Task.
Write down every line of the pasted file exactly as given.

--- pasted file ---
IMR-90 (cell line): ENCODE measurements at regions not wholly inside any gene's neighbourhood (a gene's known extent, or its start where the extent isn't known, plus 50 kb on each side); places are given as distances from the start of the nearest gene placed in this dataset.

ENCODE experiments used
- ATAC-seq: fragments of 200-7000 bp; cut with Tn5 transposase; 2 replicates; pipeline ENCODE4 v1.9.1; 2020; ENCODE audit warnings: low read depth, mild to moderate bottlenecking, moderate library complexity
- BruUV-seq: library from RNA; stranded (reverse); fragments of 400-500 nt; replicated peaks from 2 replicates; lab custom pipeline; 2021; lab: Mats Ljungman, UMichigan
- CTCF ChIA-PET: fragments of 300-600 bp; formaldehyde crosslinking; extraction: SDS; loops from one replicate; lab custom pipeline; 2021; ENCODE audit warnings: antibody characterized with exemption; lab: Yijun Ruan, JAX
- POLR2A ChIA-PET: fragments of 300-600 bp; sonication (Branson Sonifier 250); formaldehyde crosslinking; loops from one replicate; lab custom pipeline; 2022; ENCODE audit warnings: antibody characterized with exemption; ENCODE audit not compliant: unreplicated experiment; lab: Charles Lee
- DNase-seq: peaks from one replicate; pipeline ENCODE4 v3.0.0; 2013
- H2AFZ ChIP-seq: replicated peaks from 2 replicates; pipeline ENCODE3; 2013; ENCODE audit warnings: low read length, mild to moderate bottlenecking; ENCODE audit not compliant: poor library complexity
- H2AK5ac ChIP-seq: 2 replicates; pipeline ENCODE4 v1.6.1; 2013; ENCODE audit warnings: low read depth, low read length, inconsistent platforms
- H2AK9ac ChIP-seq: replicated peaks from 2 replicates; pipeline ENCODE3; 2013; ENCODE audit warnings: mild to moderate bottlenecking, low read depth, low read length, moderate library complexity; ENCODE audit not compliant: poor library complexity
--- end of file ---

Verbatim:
IMR-90 (cell line): ENCODE measurements at regions not wholly inside any gene's neighbourhood (a gene's known extent, or its start where the extent isn't known, plus 50 kb on each side); places are given as distances from the start of the nearest gene placed in this dataset.

ENCODE experiments used
- ATAC-seq: fragments of 200-7000 bp; cut with Tn5 transposase; 2 replicates; pipeline ENCODE4 v1.9.1; 2020; ENCODE audit warnings: low read depth, mild to moderate bottlenecking, moderate library complexity
- BruUV-seq: library from RNA; stranded (reverse); fragments of 400-500 nt; replicated peaks from 2 replicates; lab custom pipeline; 2021; lab: Mats Ljungman, UMichigan
- CTCF ChIA-PET: fragments of 300-600 bp; formaldehyde crosslinking; extraction: SDS; loops from one replicate; lab custom pipeline; 2021; ENCODE audit warnings: antibody characterized with exemption; lab: Yijun Ruan, JAX
- POLR2A ChIA-PET: fragments of 300-600 bp; sonication (Branson Sonifier 250); formaldehyde crosslinking; loops from one replicate; lab custom pipeline; 2022; ENCODE audit warnings: antibody characterized with exemption; ENCODE audit not compliant: unreplicated experiment; lab: Charles Lee
- DNase-seq: peaks from one replicate; pipeline ENCODE4 v3.0.0; 2013
- H2AFZ ChIP-seq: replicated peaks from 2 replicates; pipeline ENCODE3; 2013; ENCODE audit warnings: low read length, mild to moderate bottlenecking; ENCODE audit not compliant: poor library complexity
- H2AK5ac ChIP-seq: 2 replicates; pipeline ENCODE4 v1.6.1; 2013; ENCODE audit warnings: low read depth, low read length, inconsistent platforms
- H2AK9ac ChIP-seq: replicated peaks from 2 replicates; pipeline ENCODE3; 2013; ENCODE audit warnings: mild to moderate bottlenecking, low read depth, low read length, moderate library complexity; ENCODE audit not compliant: poor library complexity